The result, for Kennedy, is that Section 2 does not mandate what are called “crossover districts.” When minority voters cannot “dictate electoral outcomes independently,” they have no right under that provision to creation of a district where they will need “assistance from others” in order to prevail. “Nothing in Section 2 grants special protection to a minority group’s right to form political coalitions,” Kennedy’s opinion says.
By contrast, Souter’s conclusion: Even if minority voters in a new district would not have a majority — that is, their numbers fall below 50 percent — Section 2 should require as a remedy for vote dilution a district in which their numbers are large enough to “elect representatives of their choice,” even if to do so they will have to have crossover support from whites.
Souter does not set a fixed figure on how far below 50.01 percent the minority population must be in order to justify a “crossover” district. He does suggest that 25 percent would be too low, while 39 percent — the figure for the particular North Carolina legislative district at issue — would not be too low. For practical purposes, according to Souter, a 39 percent minority district where minorities have the potential to prevail — with crossover support — “is every bit as good as a 50 percent minority district.”
Kennedy comes to the legal conclusion he draws because of a broader concern: Deciding what the minimum figure would be (below 50.01 percent) would force those drawing up districts to pay much closer attention to racial factors. Determining where to draw the line, his opinion says, courts would be placed “in the untenable position of predicting many political variables and tying them to race-based assumptions.”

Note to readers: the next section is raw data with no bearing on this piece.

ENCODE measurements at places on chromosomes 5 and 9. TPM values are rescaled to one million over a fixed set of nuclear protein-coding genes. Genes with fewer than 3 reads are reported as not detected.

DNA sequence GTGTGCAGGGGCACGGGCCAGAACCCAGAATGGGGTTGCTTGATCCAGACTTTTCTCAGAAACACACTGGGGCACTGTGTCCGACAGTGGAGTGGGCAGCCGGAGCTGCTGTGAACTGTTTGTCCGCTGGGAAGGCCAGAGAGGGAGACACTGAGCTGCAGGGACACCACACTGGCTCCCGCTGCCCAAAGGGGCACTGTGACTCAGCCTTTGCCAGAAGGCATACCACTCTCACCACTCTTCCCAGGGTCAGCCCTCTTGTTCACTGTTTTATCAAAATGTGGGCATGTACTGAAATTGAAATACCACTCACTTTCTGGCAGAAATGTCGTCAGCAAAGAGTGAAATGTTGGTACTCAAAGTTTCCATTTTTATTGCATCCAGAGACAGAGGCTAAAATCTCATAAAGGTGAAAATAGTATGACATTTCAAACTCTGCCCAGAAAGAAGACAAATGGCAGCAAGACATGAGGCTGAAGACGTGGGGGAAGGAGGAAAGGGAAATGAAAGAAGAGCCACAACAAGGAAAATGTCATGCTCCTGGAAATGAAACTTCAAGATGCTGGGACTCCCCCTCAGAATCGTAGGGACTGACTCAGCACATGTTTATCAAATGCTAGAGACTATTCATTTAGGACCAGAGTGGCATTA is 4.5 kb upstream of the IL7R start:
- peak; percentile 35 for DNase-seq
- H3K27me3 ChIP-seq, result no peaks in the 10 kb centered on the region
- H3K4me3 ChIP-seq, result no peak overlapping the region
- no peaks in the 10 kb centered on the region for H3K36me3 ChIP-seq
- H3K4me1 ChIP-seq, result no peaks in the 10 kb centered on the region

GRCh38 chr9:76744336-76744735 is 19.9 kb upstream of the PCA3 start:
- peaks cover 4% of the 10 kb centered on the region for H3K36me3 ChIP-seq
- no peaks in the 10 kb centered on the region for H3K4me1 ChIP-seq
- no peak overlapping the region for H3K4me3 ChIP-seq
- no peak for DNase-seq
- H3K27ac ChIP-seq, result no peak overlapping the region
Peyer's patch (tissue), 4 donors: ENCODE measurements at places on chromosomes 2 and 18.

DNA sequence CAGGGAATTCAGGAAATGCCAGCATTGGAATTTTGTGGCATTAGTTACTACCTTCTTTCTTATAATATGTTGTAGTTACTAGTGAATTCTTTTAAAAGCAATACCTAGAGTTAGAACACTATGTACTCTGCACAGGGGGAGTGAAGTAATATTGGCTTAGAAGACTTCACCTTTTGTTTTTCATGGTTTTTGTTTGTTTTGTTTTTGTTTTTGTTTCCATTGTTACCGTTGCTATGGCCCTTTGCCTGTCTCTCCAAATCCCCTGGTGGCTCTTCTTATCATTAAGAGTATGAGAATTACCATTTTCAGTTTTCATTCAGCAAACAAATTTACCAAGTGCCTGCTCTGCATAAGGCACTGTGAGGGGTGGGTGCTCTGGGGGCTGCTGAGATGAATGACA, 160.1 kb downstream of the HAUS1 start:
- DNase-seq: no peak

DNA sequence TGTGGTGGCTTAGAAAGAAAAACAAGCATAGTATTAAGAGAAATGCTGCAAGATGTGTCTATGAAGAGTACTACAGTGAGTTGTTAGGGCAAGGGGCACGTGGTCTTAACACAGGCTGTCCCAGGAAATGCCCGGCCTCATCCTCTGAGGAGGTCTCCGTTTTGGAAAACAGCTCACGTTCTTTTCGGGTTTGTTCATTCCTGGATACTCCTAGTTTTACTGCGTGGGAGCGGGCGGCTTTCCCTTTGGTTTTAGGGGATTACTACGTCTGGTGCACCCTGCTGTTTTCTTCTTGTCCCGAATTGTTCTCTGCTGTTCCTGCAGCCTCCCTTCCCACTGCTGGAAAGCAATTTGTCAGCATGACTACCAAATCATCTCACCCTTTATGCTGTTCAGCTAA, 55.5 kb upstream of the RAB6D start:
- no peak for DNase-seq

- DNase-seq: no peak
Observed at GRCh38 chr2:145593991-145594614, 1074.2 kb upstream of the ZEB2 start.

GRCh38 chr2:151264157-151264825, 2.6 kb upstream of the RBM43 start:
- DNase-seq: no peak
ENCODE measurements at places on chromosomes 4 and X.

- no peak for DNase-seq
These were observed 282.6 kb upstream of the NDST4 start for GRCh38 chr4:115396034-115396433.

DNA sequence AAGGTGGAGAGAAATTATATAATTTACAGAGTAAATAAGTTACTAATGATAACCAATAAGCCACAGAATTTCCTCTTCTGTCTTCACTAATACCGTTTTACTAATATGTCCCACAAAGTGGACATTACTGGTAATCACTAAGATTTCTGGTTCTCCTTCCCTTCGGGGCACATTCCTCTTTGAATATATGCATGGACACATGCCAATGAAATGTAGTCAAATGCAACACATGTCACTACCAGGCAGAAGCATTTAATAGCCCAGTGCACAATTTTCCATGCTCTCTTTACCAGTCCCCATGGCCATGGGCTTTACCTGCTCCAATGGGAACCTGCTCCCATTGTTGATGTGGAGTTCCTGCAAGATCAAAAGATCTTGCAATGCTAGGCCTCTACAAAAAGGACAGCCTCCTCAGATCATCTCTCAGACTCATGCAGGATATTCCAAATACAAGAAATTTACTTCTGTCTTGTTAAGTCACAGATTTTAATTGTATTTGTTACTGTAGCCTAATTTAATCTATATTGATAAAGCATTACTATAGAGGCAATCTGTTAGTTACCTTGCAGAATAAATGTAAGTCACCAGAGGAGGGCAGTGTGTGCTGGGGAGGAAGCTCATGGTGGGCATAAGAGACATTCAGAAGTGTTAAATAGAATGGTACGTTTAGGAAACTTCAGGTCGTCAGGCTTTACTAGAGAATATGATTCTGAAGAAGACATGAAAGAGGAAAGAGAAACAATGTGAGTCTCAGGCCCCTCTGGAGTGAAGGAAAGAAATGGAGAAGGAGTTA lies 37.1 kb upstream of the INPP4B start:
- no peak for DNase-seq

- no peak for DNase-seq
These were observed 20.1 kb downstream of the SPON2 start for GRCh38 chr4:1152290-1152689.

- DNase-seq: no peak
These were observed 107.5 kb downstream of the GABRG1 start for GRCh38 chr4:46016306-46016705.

Kennedy adds: “There is an underlying principle of fundamental importance: We must be most cautious before intrepreting a statute to require courts to make inquiries based on racial classifications and race-based predictions.” To read Section 2 to compel “crossover districts,” keyed so closely to “racial assumptions,” would raise “serious constitutional problems,” as Kennedy views the matter.
This reflects Kennedy’s long-standing concern about using race as a deciding factor in determining public policy in general. His aspiration is to move government steadily away from race-based judgments, partly out of philosophical discomfort with such judgments, and partly out of a belief that society is making advances in racial understanding without being coerced.
For his part, Souter comes to his conclusion also out of a broader concern : If “crossover districts” are not allowed as remedies for vote dilution, then legislatures will simply resort to “packing” — that is, solving the problem of declining minority political clout, legislatures will simply create more districts in which minorities hold a clear majority. They will prevail, of course, but only in isolated districts that do not reflect their potential influence elsewhere in the state, where they could make coalitions with non-minority voters.
By insisting upon a majority of a racial minority in a remedial district, the plurality, according to Souter, “has done all it can to force the states to perpetuate racially concentrated districts, the quintessential manifestations of race consciousness in American politics.”
For all of the constitutional overtones of the decision, it still is a ruling about the meaning of a federal statute. It is thus up to Congress, if it wishes, to clarify what Section 2 means. (Justice Ruth Bader Ginsburg, in a brief dissenting opinion of her own, suggests just that.)